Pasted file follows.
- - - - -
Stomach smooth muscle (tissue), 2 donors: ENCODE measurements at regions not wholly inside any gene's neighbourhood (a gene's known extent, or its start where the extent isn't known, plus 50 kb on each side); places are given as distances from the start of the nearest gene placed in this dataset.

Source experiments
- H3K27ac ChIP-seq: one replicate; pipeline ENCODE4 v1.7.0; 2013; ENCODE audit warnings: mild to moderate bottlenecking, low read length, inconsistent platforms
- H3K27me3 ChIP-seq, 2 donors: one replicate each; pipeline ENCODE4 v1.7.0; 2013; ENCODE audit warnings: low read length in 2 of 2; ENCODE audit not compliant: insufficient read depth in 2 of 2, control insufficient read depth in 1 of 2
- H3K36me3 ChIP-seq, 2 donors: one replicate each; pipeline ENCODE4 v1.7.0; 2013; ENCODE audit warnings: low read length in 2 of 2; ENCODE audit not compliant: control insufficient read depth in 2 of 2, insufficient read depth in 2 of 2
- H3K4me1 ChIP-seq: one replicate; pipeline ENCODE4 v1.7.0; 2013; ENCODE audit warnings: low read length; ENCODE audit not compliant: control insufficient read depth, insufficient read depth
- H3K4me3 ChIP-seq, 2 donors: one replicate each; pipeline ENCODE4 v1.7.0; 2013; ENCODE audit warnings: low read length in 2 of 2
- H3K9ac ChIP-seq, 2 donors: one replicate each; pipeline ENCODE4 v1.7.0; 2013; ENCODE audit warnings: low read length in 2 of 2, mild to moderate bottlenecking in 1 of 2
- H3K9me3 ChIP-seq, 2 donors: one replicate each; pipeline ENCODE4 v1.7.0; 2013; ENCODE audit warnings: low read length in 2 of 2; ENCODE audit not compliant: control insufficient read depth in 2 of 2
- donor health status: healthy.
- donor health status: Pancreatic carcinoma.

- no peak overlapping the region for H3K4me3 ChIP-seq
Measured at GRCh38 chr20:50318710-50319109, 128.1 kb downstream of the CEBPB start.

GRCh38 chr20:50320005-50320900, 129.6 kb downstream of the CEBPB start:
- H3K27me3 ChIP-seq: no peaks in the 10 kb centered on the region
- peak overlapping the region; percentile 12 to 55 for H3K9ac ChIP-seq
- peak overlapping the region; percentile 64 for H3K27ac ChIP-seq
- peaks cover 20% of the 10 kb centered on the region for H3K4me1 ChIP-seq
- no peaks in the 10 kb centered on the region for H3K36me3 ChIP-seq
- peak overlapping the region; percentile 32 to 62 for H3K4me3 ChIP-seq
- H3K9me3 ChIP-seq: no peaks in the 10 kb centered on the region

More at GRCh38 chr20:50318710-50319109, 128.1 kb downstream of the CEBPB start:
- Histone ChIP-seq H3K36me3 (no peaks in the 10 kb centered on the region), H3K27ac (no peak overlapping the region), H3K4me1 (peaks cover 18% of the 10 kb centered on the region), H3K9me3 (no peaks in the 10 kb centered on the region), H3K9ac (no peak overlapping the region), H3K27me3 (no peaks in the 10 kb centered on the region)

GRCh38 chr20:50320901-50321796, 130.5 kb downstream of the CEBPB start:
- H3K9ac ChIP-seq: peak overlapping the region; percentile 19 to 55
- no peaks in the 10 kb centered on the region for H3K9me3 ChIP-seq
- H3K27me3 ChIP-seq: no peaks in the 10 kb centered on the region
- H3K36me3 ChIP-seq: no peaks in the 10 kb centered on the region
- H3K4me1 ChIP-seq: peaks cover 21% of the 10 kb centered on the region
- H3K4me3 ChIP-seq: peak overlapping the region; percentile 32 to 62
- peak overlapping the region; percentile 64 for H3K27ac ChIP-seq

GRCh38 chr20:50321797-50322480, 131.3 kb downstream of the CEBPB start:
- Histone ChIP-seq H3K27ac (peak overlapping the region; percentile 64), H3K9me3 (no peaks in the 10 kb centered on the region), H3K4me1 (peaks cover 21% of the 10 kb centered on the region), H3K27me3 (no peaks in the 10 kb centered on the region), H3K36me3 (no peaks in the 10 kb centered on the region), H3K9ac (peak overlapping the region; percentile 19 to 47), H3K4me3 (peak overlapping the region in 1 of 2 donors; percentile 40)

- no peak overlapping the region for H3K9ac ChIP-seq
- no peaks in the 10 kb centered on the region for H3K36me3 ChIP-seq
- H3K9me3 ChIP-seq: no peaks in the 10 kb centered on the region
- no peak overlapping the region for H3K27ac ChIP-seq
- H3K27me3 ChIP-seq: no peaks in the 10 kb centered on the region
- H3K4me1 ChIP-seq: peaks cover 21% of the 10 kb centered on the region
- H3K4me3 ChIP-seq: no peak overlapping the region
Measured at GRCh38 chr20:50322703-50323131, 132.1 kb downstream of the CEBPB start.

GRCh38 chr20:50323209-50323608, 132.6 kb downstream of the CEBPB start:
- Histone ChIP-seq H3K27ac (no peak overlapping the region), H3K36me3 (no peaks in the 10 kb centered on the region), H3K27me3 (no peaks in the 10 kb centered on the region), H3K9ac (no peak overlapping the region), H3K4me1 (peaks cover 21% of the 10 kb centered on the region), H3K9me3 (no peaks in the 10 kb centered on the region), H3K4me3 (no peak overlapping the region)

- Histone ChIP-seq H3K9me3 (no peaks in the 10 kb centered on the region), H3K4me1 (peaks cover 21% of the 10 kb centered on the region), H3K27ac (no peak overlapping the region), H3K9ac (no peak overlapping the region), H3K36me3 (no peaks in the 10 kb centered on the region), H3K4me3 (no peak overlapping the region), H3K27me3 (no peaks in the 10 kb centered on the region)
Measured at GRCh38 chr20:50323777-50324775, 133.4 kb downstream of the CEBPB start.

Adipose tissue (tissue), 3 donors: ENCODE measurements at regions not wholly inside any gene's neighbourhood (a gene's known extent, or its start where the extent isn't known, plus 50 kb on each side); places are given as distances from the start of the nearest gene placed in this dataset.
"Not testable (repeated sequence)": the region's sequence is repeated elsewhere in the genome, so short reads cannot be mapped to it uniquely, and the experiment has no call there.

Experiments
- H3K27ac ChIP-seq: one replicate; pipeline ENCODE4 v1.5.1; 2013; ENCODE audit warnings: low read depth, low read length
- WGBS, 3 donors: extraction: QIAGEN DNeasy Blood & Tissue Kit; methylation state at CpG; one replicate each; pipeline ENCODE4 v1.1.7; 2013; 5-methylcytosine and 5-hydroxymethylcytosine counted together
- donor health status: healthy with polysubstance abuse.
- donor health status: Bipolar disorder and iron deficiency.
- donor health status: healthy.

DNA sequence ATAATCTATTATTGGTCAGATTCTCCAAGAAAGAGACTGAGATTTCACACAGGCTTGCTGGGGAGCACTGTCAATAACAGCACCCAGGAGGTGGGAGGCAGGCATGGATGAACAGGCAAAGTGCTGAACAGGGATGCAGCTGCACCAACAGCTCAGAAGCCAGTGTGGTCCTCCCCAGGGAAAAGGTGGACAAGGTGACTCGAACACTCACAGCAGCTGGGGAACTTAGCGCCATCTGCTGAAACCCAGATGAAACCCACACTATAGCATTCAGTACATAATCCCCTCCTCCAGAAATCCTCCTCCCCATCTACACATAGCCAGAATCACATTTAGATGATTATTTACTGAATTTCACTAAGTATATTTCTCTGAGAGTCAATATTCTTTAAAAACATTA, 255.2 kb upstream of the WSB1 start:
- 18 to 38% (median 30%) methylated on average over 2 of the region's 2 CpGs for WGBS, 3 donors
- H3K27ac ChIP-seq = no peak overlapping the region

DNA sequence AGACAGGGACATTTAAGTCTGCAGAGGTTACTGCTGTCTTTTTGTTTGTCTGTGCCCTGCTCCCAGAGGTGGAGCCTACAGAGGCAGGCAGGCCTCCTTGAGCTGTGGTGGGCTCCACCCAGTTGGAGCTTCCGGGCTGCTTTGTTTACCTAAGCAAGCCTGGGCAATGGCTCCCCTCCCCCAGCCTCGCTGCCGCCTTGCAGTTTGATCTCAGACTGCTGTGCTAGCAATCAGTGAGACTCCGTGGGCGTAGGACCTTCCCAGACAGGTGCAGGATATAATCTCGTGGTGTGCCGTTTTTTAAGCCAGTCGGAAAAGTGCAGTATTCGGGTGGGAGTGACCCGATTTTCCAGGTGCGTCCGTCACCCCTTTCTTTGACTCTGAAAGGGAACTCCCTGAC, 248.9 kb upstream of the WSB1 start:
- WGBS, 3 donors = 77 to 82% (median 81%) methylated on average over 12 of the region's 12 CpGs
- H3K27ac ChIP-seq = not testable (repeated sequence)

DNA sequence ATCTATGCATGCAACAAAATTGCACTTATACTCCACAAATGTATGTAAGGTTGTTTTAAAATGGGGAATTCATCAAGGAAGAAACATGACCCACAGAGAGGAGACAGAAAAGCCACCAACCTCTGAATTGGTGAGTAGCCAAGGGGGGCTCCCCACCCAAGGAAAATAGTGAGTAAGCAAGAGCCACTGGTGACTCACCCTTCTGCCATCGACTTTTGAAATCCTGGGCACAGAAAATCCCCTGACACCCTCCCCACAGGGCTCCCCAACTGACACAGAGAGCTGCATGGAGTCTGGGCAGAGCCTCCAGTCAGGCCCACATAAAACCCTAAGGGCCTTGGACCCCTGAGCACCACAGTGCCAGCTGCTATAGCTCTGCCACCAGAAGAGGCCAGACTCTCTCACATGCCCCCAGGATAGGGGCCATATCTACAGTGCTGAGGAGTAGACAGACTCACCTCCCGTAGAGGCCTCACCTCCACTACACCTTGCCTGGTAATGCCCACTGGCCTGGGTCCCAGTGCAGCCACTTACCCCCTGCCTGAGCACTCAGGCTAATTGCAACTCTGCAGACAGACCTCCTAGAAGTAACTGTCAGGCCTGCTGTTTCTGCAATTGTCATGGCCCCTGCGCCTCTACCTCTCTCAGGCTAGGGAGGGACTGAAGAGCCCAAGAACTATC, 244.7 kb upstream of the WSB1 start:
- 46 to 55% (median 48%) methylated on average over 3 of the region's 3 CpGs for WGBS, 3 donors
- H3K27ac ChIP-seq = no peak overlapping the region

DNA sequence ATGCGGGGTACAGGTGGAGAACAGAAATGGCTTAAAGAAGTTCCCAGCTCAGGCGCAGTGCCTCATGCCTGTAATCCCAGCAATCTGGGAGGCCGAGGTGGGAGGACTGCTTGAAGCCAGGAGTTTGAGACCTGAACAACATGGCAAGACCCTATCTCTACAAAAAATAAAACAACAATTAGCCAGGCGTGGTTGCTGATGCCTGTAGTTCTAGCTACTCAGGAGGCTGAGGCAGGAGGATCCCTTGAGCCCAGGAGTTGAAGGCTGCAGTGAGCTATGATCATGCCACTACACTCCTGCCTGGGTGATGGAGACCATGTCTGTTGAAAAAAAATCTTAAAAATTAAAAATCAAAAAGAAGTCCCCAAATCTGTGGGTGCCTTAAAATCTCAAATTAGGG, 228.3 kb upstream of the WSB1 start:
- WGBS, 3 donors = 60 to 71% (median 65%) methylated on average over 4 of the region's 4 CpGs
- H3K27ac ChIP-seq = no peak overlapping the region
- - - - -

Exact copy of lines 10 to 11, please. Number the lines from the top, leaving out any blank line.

- donor health status: healthy.
- donor health status: Pancreatic carcinoma.